Phil Dadson & Mike Stevenson

3x2 Phil Dadson & Mike Stev—enson

16 May — 22 Jun 1997


Phil Dadson


Phil Dadson


Phil Dadson


Mike Stevenson


Mike Stevenson


Mike Stevenson

3x2 was a series of three exhibitions, each featuring two artists, that ran at the Physics Room from February to June.

The artists were invited to present their work with the exhibition space's context in mind, including its past uses and its wider surroundings. One way of considering the work, then, is in relation to these things.

Phil Dadson & Mike Stevenson, the two artists paired for the third of the three shows in 3x2 are established artists.

Phil Dadson's voicings is a work that has evolved over a period of weeks involving a process of communication between the artist and the Physics Room Gallery staff. Unable to attend in person, Phil requested video documentation of the space to help him build a visual and aural picture of the site. The artist's initial intention was to create a work that was responsive to the space it was destined for, in other words, was site-specific.

In the course of this correspondence, however, the methods of communication (in this case video tapes and email) have taken precedence over the contents of the messages. For Dadson, the nature of the video medium itself is just as important as the content of the video. Dadson alludes to the medium with its three different light sources, red, green and blue, in the monitors themselves, the hanging lightbulbs, and the "choir" of balloons at the opening night. Dadson forces us to think about the intrinsic qualities of video by inverting its usual positioning as central yet unobtrusive. His inverted monitors are obtrusively perverse seeming to thwart the smooth flow of communication while drawing our attention to its very machinations.

In the tradition of a performance or happening, Dadson's installation will not be static, rather the artist, even from a distance, is engaging in an interactive work which encourages the viewer to participate. The artist is throwing open a channel of communication and allowing himself the provision to change the physical elements of the installation in a continual cycle of response over the course of its duration. Dadson's instructions to those present at the opening were to sing a note into a balloon filled with helium, so that a choir of colour and stored sound resonated on the ceiling.

 Mike Stevenson's LET THOSE WHO RIDE DECIDE could be seen as a sort of Trojan Horse inside the refined space of The Physics Room.

"These customised shopping trundlers and invalid scooters look right out of place in the elegant and formal context of an art gallery. Perhaps they have been left here by accident and will soon be tidied out of the way. The cranky texts and the weird mix of objects attached to the trolleys make them look like they belong to the type of eccentric individual that society doesn't quite know what to do with. These trolleys, or 'jeeps' as the artist calls them, suggest that Mike Stevenson is playing the role of a marginal type, an outsider, an embarrassing bag-person of the art world. A friend of the artist has said that Stevenson's trolleys look as though they belong to artists who are no longer famous.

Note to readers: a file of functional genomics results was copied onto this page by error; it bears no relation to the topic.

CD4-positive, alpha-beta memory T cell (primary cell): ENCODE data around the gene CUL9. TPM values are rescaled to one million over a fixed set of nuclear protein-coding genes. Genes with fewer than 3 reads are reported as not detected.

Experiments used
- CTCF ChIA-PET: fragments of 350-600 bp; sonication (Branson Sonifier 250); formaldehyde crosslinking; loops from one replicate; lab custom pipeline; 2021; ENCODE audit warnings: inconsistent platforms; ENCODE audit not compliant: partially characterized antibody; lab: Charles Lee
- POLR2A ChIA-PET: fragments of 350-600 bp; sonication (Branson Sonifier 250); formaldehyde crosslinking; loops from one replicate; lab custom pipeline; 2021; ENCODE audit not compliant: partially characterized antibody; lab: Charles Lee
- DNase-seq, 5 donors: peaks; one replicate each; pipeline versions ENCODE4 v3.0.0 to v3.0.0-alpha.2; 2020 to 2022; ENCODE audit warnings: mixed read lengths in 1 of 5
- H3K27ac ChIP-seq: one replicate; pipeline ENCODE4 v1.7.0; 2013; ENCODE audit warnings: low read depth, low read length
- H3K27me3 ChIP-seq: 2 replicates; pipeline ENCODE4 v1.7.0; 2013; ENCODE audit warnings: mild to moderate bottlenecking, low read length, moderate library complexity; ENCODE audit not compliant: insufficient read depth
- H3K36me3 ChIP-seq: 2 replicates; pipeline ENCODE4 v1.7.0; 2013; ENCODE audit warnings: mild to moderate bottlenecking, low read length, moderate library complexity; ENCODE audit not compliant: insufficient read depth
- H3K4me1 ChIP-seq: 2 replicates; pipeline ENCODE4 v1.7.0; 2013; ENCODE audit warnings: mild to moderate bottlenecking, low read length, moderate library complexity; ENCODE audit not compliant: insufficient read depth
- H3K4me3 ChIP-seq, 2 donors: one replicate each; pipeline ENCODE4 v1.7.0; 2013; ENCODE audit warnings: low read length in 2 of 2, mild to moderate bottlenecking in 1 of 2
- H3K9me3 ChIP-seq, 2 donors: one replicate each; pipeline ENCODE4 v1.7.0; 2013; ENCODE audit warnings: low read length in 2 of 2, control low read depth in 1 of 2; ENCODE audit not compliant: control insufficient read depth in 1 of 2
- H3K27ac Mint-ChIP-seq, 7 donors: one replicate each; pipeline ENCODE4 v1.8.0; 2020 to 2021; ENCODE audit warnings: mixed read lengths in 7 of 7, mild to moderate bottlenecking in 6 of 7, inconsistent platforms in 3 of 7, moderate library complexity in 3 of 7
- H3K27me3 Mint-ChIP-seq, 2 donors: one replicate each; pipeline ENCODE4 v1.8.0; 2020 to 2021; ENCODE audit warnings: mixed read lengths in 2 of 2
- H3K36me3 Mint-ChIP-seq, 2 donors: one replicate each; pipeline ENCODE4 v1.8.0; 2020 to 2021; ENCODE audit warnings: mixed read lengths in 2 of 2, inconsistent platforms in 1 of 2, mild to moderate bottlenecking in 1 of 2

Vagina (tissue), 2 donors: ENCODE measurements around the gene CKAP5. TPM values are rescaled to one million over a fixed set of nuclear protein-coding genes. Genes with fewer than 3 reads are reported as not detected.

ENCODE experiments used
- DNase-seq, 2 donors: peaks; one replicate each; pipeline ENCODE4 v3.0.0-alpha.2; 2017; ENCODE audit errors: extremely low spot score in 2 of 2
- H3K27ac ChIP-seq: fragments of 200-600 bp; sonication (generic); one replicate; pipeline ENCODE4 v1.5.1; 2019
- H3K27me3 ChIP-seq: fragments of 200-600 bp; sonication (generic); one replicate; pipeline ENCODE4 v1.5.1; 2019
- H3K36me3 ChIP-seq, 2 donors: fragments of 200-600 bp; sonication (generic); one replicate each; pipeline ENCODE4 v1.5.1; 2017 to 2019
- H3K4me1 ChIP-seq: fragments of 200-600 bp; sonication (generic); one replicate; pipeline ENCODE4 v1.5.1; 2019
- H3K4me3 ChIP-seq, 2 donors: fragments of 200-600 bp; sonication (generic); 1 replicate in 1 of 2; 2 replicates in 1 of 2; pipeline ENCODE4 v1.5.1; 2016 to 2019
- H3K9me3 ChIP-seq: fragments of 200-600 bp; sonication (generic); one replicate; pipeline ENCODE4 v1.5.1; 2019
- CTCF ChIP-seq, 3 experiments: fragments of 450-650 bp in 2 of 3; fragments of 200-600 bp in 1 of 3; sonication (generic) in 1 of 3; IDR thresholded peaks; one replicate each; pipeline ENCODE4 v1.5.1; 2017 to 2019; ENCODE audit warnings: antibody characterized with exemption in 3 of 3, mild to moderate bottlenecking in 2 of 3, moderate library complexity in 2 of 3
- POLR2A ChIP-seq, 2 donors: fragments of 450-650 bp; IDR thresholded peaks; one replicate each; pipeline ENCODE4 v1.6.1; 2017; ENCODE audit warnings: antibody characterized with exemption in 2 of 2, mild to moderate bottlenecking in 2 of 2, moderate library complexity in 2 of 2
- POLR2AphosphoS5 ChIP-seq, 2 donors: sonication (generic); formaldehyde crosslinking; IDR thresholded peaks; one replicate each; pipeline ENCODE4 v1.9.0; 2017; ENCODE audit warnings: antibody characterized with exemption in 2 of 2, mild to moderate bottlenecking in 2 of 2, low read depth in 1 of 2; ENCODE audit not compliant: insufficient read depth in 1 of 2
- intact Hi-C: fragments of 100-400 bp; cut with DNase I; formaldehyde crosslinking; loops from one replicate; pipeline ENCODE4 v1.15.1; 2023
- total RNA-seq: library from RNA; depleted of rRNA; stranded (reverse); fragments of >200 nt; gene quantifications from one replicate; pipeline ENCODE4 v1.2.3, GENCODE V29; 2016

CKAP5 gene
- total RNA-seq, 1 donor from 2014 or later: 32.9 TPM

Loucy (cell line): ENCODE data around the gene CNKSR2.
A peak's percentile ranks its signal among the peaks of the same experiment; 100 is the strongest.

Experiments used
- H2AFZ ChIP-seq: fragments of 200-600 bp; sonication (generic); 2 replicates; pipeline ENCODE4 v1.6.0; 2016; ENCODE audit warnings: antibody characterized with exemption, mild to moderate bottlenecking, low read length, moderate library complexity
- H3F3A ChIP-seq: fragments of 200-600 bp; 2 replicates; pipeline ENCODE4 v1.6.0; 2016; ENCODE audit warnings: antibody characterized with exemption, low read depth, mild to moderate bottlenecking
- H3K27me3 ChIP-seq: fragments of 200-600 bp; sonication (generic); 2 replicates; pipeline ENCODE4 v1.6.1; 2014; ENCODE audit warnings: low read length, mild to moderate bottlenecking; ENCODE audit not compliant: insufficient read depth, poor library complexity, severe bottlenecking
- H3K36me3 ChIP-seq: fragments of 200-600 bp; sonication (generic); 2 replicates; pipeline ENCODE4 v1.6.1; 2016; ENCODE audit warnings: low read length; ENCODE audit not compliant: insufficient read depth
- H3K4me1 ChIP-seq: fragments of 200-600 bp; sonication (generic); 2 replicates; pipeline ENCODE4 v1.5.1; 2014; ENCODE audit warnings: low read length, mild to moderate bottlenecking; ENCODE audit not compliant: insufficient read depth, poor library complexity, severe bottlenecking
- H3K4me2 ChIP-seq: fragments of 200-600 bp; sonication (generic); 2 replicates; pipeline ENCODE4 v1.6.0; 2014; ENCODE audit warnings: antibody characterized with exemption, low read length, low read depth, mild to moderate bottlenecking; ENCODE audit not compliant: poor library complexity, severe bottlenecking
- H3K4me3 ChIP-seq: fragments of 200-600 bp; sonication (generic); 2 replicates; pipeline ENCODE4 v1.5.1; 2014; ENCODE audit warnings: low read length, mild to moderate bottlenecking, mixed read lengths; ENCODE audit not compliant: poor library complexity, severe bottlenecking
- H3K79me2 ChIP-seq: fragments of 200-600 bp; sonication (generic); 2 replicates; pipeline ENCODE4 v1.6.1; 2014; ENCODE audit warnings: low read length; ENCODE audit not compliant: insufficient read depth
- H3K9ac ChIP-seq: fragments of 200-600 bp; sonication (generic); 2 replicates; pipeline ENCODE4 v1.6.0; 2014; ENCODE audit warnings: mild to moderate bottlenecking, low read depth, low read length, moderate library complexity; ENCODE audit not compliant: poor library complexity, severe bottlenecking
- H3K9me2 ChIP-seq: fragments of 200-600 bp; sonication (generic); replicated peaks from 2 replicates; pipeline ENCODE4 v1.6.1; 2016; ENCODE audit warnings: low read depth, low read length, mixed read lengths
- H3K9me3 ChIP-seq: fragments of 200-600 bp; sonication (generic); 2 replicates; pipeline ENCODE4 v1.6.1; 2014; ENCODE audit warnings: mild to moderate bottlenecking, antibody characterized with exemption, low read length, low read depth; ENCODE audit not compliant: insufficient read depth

The writing on Stevenson's placards and drum-skins recalls the painted texts of the naive and visionary Southern American artist/preacher Howard Finster and the paranoid roadside signs of Jessie Howard from Missouri. Like Finster and Howard, Stevenson takes on the role of a prophet with a razor-sharp wit probing the foibles, hypocrisies and conspiracies of the world around him; in this instance it is the schemes and rhetoric of the art-world that is his target. Stevenson weaves threads and connections between a host of art-world names, ideas and institutions. As watchdog and whistle blower for the art-world Stevenson seems on one hand to have power over 'the system' through his prophetic interpretations of it and on the other hand to be cast outside it because of his nonconformist behaviour. His trolleys declare a brittle omnipotence as well as a sense of frustrated powerlessness.

In the manner of earlier modernist magpies of urban detritus such as Kurt Schwitters or Robert Rauschenberg, Stevenson festoons his trolleys with found materials. Big name dealer gallery signs from international art fairs provide a form of stolen authority and prestige. A carry bag from the most famous art shop in the world, Pearl Paints in New York, is aligned with Pearl brand drum kits; the drum skins also reference the percussion-based performances of New Zealand artist Phil Dadson and Julian Dashper's recent abstract paintings on drum skins. 'Pervert mirrors' extending from the side of some trolleys recall Jasper Johns's sculpture of a school boy's shoe with small mirror attached. The diagram of the square and cross that Stevenson compares to the swastika reiterates the links between minimalist art and sinister power that some have observed in Frank Stella's use of painting titles which come from Nazi concentration camps."

- Allan Smith (Mike Stevenson section only)


Reviews, Essays & Articles
Stevenson and Dadson show fails to impress
The Press, 1997 June 11, p. 18
Lorimer, Wayne. 
Let Those who Ride Decide, by Mike Stevenson, and Voicings, by Philip Dadson.


A response to the exhibition by Nick Cain (pdf)